Limitations of the Reference Class Forecast method

As every other method, the RCF method is facing limitations. There seem to be three major issues limiting the application of the RCF method. These are:

  • Definition of frequentism
  • Subjectivity of reference classes
  • Acquisition of data

The first one is more a philosophical problem, whereas the second one concerns the subjectivity of the method. The last one is about gathering the empirical data. Nevertheless, they go hand in hand.


The basic interpretation of probability in the school of frequentism defines the probability of an event as the measure of chance that a certain event will be the result of an experiment. That means that the probability assigned to a specific event A, is the actual number of ways that this event can happen divided by the total number of all possible outcomes of the experiment at hand. (See Formula 1) The probability of such an event can reach from 0 to 1, where 0 means that the event is occurring 0% of the times in an infinite number of repetitions and 1 correspondingly that it occurs 100 % of the times. [7]

P(A)=(The number of ways event A can occur)/(The total number of possible outcomes)

The first problem arises by thinking about the total number of possible outcomes of the experiment. Is it possible for a person with limited knowledge to foresee every single, possible outcome of an experiment? Hájek argues that this is not the case. [8]

Therefore, the range of possible outcomes needs to be defined by the operator. Taking the flipping of a coin as an example, the number of outcomes is infinite. Usually the operator sets the possible outcomes to the two obvious ones: heads or tails; but the coin can land on the rim as well as every other thinkable position. By scoping the possible outcomes, the probability is defined: For heads or tails the probability for each of them is 1/2, but if three outcomes are defined then it changes to 1/3. Scoping the possible outcomes is considered as setting the reference class and has direct impact on the probability distribution. Reichenbach brought this to a nutshell, when he stated: “If we are asked to find the probability holding for an individual future event, we must first incorporate the case in a suitable reference class. An individual thing or event may be incorporated in many reference classes, from which different probabilities will result. This ambiguity has been called the problem of the reference class.” [8]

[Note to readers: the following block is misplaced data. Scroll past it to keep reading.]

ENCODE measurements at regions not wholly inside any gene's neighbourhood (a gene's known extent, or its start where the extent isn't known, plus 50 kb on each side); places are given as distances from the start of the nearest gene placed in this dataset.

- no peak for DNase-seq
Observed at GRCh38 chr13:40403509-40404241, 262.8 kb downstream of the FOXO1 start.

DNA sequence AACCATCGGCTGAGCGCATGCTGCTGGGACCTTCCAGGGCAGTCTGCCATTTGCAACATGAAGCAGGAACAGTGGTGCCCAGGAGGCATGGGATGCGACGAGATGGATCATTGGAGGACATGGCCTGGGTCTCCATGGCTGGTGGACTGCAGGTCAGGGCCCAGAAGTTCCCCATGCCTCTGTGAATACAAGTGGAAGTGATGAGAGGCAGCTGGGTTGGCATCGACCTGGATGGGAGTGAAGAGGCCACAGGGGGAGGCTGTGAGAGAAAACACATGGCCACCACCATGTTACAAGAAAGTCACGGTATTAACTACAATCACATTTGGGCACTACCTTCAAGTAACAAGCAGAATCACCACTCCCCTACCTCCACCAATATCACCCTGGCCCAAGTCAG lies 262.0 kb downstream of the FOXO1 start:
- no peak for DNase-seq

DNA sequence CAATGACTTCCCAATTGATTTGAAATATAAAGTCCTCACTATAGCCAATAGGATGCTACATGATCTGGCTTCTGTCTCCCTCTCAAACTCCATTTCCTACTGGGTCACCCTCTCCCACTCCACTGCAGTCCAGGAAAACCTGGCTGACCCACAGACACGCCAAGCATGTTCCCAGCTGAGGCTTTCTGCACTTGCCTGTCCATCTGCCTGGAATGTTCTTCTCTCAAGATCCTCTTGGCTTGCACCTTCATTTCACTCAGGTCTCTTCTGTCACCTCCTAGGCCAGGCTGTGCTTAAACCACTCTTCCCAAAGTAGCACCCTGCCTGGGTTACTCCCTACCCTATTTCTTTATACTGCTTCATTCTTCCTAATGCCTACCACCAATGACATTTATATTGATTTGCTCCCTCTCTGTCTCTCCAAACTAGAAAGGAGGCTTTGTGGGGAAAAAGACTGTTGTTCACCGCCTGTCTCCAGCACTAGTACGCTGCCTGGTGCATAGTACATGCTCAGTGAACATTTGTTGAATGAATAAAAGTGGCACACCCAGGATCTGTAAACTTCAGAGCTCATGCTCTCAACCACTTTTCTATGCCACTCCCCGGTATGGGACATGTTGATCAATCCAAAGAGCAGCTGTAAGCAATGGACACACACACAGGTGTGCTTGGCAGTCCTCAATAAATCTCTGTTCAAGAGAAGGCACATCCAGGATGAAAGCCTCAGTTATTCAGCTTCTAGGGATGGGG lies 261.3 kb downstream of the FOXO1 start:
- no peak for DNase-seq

It can be inferred from this statement that setting the reference class in an adequate way is highly important for the RCF method. The method is based on the reference class and is therefore dependent on it. Changing the reference class, will change the probability distribution and thus the whole outcome of the method. This may result then in return again in false estimations or at least in lower accuracy than maybe possible. [2]

Subjectivity of reference classes

This being said, it seems legit to claim that setting the reference class is a subjective task performed by the forecaster. It is the main idea of the RCF method to overcome personal biases and rely on statistics. But it seems that this claim is falsified in the face of the subjectivity of setting the reference class. The method asks for reference classes that are broad enough to be statistically meaningful, but small enough to be comparable. What does this exactly mean? Those requirements are vague leading to different, subjective interpretations. When is the class big enough? How are projects comparable when we keep in mind that every project is created with its own particular aim and timeframe within its own environment. All in all, the setting of the reference class is exposed to the subjectivity of the forecaster. [9]

Acquisition of data

In the course of this, there seems to be another problem with the reference class regarding the data acquisition. Gathering ex post data about finished projects that are similar enough to be comparable to the specific project at hand might be a pitfall. Acquiring this data might turn out to be a challenge. If not enough data can be collected to be statistically meaningful, whatever this means, the method cannot be applied. [2]

These issues with the RCF method may not hold up to 100% for transportation infrastructure projects, since they seem to be more alike than other kinds of projects and an accurate database has been created by Flyvbjerg to be accessed by project planners. But the core problems addressed still remain: When is a project really comparable and how to set the reference class? [9]

A new approach – Combining RCF, Overconfidence Theory and Expert Judgements